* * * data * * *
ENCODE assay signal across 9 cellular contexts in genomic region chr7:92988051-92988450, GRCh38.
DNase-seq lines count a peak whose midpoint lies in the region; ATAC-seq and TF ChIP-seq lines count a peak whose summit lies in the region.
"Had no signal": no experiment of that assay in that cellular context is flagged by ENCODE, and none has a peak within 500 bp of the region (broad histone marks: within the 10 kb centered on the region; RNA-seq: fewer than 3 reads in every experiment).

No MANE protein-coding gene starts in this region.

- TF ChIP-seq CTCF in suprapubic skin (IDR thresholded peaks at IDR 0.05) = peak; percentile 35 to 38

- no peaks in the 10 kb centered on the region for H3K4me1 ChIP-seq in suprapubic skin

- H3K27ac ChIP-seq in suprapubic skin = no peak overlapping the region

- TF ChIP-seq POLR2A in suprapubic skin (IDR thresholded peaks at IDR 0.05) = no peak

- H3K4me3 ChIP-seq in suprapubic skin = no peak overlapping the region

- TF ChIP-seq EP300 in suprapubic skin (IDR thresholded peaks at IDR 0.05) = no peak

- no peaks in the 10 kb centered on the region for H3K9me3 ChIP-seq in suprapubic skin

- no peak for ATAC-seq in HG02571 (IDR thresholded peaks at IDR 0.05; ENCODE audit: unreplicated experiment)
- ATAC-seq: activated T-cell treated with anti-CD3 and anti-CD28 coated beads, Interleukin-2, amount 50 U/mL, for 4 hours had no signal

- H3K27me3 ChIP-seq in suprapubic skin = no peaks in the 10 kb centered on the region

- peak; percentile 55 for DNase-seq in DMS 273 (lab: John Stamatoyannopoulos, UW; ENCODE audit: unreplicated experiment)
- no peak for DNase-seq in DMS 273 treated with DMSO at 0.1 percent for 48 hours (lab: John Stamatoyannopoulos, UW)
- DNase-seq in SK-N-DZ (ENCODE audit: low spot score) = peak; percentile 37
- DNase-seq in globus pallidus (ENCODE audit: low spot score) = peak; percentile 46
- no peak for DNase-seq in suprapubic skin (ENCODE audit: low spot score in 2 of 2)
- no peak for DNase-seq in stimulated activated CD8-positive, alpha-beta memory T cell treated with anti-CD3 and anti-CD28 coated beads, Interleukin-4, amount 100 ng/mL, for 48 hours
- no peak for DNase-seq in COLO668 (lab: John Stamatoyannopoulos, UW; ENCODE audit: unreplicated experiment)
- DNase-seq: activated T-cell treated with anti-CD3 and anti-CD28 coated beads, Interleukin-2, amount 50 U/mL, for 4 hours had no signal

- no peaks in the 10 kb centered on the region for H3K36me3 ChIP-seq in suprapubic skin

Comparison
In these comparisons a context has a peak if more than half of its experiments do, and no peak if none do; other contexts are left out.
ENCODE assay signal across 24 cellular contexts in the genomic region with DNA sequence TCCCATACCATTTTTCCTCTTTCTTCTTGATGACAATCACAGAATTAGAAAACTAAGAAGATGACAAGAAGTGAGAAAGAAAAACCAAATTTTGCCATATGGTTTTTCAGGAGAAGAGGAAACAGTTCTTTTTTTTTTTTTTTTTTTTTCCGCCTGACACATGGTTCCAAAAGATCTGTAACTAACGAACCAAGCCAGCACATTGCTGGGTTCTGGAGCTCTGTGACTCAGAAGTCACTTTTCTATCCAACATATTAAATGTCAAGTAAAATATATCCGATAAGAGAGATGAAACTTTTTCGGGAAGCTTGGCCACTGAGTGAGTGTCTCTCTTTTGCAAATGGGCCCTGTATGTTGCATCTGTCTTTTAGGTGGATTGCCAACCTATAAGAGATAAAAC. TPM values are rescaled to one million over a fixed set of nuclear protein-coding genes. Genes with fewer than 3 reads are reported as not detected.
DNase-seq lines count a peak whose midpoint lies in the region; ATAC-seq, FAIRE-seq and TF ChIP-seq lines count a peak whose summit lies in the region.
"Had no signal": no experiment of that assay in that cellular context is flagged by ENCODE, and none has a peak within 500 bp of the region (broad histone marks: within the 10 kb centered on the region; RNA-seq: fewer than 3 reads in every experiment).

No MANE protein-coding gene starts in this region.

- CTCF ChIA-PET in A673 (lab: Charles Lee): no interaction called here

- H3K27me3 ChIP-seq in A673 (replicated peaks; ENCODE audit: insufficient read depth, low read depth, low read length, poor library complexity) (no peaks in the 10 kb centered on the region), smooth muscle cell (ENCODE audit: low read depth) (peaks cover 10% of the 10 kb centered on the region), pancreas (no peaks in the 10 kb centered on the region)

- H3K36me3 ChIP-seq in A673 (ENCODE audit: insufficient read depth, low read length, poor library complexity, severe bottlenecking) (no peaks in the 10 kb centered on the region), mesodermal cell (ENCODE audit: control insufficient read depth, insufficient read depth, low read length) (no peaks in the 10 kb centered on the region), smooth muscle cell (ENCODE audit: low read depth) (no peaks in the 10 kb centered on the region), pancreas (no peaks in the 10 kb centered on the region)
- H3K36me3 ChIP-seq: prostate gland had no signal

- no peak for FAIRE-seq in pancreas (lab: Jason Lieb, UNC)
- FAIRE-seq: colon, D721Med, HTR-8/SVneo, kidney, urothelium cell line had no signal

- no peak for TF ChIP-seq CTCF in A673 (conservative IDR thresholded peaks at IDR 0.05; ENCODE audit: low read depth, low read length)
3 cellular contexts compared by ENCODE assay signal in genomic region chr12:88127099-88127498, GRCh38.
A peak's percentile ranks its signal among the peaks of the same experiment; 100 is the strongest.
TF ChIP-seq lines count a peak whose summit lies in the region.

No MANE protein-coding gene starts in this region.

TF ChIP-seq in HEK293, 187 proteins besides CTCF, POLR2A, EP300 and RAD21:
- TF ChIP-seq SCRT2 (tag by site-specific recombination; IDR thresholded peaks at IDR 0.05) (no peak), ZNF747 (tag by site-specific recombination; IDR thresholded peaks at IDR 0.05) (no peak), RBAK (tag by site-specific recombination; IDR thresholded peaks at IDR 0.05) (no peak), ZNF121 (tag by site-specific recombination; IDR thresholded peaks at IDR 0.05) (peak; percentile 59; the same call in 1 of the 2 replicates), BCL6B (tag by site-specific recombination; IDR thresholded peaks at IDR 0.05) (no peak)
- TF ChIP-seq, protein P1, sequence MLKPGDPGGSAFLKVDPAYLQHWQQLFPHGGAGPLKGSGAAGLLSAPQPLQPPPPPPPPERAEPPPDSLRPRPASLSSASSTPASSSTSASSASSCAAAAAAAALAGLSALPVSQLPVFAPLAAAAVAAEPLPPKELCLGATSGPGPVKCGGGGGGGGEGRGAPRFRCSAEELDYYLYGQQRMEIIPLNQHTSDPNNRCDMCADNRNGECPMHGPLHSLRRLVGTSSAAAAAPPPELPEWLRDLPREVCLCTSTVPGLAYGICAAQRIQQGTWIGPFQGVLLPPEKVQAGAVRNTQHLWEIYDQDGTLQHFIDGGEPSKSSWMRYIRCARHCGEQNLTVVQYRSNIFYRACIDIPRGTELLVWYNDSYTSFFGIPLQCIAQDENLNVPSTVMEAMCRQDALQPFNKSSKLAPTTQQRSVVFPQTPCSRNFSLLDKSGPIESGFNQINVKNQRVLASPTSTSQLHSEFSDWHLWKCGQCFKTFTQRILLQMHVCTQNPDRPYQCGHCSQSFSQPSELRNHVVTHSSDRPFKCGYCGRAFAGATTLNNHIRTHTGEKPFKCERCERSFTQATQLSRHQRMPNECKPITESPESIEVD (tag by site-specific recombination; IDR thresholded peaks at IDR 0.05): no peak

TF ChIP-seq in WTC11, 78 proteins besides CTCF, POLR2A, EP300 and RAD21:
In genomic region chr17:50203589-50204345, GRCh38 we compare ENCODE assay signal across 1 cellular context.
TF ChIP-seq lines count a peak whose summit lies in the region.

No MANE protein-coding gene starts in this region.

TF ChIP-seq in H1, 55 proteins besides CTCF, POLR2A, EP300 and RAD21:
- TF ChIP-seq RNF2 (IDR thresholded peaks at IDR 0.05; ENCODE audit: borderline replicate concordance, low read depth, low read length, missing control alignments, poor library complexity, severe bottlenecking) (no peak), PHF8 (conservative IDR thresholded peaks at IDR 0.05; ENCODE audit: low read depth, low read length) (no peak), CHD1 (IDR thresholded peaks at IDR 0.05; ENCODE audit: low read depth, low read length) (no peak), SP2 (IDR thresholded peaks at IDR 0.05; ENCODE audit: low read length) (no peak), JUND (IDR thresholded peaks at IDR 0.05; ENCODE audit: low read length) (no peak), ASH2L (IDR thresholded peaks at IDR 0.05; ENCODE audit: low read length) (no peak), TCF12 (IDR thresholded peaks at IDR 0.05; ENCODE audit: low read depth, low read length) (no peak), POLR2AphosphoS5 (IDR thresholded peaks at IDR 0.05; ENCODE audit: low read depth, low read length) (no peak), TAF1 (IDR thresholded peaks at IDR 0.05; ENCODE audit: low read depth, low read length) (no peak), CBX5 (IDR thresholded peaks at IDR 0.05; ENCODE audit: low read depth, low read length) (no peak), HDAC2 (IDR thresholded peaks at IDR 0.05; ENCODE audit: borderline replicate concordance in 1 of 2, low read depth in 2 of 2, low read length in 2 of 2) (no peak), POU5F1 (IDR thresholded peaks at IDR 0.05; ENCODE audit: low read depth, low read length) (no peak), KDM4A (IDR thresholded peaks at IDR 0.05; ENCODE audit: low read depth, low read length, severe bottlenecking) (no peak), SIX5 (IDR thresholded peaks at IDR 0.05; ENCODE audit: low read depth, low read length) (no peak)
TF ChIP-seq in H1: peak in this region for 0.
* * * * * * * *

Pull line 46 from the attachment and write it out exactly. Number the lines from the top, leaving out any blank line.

TF ChIP-seq lines count a peak whose summit lies in the region.